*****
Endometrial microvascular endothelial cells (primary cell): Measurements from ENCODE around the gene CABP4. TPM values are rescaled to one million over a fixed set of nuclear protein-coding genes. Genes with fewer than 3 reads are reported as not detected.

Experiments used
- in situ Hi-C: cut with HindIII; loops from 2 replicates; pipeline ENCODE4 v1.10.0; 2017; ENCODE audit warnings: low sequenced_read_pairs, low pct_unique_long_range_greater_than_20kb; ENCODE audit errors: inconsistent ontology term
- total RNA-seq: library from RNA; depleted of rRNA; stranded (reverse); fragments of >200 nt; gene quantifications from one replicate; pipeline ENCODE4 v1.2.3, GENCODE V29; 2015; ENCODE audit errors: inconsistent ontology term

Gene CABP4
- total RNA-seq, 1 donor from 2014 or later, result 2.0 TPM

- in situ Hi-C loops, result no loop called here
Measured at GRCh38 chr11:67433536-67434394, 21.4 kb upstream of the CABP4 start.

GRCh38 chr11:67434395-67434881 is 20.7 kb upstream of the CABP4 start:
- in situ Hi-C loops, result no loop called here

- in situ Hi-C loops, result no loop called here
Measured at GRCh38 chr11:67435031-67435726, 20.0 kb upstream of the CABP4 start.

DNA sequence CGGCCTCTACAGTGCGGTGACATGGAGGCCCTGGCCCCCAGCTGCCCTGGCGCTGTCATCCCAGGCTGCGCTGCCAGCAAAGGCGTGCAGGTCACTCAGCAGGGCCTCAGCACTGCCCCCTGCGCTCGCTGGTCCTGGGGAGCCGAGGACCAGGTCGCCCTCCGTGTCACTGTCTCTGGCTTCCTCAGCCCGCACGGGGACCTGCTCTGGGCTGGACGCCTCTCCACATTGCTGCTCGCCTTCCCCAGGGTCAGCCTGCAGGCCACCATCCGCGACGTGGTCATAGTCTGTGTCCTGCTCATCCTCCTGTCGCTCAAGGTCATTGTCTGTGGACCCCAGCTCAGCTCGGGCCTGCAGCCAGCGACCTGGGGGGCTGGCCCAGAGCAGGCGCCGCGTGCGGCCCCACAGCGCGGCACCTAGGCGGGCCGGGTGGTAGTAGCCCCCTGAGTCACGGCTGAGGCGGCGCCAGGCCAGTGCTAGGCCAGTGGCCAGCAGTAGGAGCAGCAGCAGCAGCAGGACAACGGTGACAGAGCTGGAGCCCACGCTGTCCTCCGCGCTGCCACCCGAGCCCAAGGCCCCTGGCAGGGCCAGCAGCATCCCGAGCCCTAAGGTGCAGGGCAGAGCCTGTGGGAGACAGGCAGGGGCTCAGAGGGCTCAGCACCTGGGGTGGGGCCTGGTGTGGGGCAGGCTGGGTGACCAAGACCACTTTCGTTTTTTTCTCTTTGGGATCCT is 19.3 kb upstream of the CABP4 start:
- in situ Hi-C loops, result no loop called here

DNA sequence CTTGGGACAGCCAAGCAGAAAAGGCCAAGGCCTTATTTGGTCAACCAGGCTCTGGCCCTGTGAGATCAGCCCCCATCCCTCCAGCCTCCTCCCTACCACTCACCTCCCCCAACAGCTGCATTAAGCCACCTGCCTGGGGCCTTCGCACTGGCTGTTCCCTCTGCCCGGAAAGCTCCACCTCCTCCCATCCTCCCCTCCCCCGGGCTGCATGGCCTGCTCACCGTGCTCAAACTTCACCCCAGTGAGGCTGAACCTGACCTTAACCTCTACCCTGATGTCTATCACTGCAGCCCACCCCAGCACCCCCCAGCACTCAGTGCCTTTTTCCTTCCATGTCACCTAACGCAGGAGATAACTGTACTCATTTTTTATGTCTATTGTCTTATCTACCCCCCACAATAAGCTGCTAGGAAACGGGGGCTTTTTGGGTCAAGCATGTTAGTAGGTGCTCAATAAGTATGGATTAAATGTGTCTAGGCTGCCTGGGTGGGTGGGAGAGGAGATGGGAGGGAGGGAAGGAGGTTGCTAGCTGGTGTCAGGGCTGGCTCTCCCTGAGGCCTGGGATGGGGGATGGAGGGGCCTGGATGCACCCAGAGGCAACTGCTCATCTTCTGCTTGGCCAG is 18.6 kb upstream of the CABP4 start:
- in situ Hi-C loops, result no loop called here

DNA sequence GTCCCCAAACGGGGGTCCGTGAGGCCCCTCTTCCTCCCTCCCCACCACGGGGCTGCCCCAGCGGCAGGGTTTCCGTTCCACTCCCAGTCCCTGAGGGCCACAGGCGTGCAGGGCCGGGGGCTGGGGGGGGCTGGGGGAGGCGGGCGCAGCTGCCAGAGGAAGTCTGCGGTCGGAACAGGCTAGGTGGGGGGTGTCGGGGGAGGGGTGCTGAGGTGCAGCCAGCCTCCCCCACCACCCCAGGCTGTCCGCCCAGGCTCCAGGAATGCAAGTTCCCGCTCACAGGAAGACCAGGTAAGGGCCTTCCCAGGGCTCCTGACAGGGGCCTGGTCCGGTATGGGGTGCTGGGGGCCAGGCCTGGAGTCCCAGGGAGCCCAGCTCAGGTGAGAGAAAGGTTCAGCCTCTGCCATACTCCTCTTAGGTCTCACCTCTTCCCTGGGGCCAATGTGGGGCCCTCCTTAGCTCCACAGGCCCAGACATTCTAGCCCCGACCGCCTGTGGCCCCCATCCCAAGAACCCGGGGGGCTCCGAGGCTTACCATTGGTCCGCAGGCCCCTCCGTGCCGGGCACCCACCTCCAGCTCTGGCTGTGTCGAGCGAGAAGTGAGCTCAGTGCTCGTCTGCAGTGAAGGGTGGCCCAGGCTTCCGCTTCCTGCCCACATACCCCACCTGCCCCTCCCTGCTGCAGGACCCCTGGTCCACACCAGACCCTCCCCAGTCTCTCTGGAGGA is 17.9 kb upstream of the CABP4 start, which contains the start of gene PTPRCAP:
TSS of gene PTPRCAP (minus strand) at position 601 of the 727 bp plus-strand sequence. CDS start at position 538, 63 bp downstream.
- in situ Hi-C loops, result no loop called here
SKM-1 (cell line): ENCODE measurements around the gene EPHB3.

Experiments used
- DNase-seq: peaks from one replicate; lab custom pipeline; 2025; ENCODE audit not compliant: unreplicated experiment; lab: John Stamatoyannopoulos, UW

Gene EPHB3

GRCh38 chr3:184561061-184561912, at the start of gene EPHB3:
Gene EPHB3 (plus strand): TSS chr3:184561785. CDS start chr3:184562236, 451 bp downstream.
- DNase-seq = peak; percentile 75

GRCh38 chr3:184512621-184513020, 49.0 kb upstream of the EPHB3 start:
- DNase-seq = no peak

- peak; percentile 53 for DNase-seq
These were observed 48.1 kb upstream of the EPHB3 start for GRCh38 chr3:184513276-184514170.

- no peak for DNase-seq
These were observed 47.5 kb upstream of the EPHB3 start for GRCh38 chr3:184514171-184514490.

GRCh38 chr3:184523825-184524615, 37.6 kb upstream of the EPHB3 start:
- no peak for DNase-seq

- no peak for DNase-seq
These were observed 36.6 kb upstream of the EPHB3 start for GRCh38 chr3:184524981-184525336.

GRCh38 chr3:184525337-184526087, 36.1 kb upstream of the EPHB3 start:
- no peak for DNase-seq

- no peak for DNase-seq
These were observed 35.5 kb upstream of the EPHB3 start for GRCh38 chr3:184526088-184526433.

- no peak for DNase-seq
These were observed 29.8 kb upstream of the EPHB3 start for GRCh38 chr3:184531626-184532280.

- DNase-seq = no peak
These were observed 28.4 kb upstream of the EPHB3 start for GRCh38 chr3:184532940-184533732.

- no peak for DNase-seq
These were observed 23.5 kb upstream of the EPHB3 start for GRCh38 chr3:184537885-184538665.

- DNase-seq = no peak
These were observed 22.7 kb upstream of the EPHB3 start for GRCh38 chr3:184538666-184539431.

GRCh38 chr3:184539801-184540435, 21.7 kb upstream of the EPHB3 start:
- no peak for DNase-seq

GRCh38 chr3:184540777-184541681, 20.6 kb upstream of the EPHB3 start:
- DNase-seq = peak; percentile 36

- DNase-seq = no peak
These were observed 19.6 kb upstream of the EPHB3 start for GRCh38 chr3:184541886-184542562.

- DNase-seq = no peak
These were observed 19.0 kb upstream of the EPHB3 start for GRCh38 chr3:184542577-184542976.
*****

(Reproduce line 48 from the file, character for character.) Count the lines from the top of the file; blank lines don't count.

These were observed 22.7 kb upstream of the EPHB3 start for GRCh38 chr3:184538666-184539431.